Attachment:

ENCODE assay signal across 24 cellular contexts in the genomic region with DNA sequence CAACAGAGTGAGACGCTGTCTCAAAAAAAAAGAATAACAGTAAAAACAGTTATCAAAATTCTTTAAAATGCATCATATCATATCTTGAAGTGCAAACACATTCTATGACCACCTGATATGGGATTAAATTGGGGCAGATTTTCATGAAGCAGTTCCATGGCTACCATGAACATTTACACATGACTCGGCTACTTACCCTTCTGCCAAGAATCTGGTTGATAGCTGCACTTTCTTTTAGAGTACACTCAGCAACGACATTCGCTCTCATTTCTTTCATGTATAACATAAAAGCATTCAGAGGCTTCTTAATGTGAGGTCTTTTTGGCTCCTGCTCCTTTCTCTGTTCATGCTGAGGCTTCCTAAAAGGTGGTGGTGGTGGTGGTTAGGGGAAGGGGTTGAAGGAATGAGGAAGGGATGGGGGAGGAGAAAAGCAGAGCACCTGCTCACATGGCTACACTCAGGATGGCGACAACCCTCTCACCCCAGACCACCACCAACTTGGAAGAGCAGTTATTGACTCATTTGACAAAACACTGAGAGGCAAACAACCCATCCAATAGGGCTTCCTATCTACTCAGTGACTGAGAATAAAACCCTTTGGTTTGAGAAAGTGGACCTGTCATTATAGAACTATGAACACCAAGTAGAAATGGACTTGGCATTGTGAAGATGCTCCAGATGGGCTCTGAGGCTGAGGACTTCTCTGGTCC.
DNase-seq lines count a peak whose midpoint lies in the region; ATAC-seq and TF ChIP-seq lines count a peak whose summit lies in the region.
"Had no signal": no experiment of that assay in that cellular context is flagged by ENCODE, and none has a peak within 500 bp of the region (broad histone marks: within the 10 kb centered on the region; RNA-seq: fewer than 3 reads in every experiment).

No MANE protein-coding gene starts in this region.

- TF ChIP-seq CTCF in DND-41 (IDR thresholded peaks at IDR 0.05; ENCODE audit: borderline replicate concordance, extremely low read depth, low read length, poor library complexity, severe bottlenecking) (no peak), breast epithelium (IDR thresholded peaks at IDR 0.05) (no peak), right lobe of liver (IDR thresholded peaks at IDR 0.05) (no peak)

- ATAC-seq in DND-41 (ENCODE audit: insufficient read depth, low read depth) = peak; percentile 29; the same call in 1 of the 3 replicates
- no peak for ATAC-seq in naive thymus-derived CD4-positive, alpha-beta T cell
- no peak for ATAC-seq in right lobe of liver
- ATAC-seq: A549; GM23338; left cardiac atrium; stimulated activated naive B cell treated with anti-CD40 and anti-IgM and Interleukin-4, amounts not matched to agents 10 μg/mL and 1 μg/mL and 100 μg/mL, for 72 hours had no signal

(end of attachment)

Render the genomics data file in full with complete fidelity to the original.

ENCODE assay signal across 24 cellular contexts in the genomic region with DNA sequence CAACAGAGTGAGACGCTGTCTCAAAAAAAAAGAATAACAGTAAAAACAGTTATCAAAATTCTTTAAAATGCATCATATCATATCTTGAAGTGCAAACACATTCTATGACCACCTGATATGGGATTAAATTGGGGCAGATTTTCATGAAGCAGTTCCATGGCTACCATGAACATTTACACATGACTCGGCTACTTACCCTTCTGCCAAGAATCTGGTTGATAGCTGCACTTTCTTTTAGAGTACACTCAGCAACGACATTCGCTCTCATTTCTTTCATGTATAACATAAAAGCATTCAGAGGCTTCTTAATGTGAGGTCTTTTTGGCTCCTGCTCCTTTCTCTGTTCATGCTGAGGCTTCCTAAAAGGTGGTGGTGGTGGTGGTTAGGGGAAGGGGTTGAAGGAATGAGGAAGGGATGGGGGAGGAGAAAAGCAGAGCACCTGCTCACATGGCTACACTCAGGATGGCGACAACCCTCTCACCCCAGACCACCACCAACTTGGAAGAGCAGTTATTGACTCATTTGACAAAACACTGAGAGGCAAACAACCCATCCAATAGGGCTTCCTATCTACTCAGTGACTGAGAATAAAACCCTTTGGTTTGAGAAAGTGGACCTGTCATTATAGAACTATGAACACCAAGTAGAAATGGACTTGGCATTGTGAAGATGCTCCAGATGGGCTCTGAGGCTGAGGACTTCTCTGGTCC.
DNase-seq lines count a peak whose midpoint lies in the region; ATAC-seq and TF ChIP-seq lines count a peak whose summit lies in the region.
"Had no signal": no experiment of that assay in that cellular context is flagged by ENCODE, and none has a peak within 500 bp of the region (broad histone marks: within the 10 kb centered on the region; RNA-seq: fewer than 3 reads in every experiment).

No MANE protein-coding gene starts in this region.

- TF ChIP-seq CTCF in DND-41 (IDR thresholded peaks at IDR 0.05; ENCODE audit: borderline replicate concordance, extremely low read depth, low read length, poor library complexity, severe bottlenecking) (no peak), breast epithelium (IDR thresholded peaks at IDR 0.05) (no peak), right lobe of liver (IDR thresholded peaks at IDR 0.05) (no peak)

- ATAC-seq in DND-41 (ENCODE audit: insufficient read depth, low read depth) = peak; percentile 29; the same call in 1 of the 3 replicates
- no peak for ATAC-seq in naive thymus-derived CD4-positive, alpha-beta T cell
- no peak for ATAC-seq in right lobe of liver
- ATAC-seq: A549; GM23338; left cardiac atrium; stimulated activated naive B cell treated with anti-CD40 and anti-IgM and Interleukin-4, amounts not matched to agents 10 μg/mL and 1 μg/mL and 100 μg/mL, for 72 hours had no signal